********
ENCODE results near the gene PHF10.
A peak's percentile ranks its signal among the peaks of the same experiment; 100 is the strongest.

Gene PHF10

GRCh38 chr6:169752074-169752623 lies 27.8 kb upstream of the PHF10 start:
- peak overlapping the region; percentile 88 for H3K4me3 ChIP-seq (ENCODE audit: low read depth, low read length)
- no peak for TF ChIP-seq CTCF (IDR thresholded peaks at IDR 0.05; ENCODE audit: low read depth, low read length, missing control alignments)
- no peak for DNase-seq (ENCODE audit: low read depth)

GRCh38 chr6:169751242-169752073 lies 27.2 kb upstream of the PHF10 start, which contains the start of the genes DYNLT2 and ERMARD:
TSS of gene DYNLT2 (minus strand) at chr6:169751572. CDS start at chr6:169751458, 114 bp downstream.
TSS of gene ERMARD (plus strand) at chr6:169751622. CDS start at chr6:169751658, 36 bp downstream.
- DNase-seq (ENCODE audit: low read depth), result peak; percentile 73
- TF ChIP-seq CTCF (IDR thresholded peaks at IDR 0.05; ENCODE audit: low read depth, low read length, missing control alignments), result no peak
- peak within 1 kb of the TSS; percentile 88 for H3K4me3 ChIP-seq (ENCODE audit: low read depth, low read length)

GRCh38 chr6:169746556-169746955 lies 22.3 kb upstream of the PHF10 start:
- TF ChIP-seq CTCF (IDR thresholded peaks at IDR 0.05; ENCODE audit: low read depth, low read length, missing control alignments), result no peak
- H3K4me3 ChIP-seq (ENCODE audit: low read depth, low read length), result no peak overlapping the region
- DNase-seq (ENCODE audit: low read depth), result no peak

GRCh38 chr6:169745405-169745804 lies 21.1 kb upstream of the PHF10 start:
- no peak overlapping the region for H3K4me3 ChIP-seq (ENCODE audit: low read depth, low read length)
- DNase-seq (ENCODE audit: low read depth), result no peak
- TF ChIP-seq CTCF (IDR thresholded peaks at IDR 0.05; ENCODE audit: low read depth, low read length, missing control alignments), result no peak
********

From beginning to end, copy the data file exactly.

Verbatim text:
ENCODE results near the gene PHF10.
A peak's percentile ranks its signal among the peaks of the same experiment; 100 is the strongest.

Gene PHF10

GRCh38 chr6:169752074-169752623 lies 27.8 kb upstream of the PHF10 start:
- peak overlapping the region; percentile 88 for H3K4me3 ChIP-seq (ENCODE audit: low read depth, low read length)
- no peak for TF ChIP-seq CTCF (IDR thresholded peaks at IDR 0.05; ENCODE audit: low read depth, low read length, missing control alignments)
- no peak for DNase-seq (ENCODE audit: low read depth)

GRCh38 chr6:169751242-169752073 lies 27.2 kb upstream of the PHF10 start, which contains the start of the genes DYNLT2 and ERMARD:
TSS of gene DYNLT2 (minus strand) at chr6:169751572. CDS start at chr6:169751458, 114 bp downstream.
TSS of gene ERMARD (plus strand) at chr6:169751622. CDS start at chr6:169751658, 36 bp downstream.
- DNase-seq (ENCODE audit: low read depth), result peak; percentile 73
- TF ChIP-seq CTCF (IDR thresholded peaks at IDR 0.05; ENCODE audit: low read depth, low read length, missing control alignments), result no peak
- peak within 1 kb of the TSS; percentile 88 for H3K4me3 ChIP-seq (ENCODE audit: low read depth, low read length)

GRCh38 chr6:169746556-169746955 lies 22.3 kb upstream of the PHF10 start:
- TF ChIP-seq CTCF (IDR thresholded peaks at IDR 0.05; ENCODE audit: low read depth, low read length, missing control alignments), result no peak
- H3K4me3 ChIP-seq (ENCODE audit: low read depth, low read length), result no peak overlapping the region
- DNase-seq (ENCODE audit: low read depth), result no peak

GRCh38 chr6:169745405-169745804 lies 21.1 kb upstream of the PHF10 start:
- no peak overlapping the region for H3K4me3 ChIP-seq (ENCODE audit: low read depth, low read length)
- DNase-seq (ENCODE audit: low read depth), result no peak
- TF ChIP-seq CTCF (IDR thresholded peaks at IDR 0.05; ENCODE audit: low read depth, low read length, missing control alignments), result no peak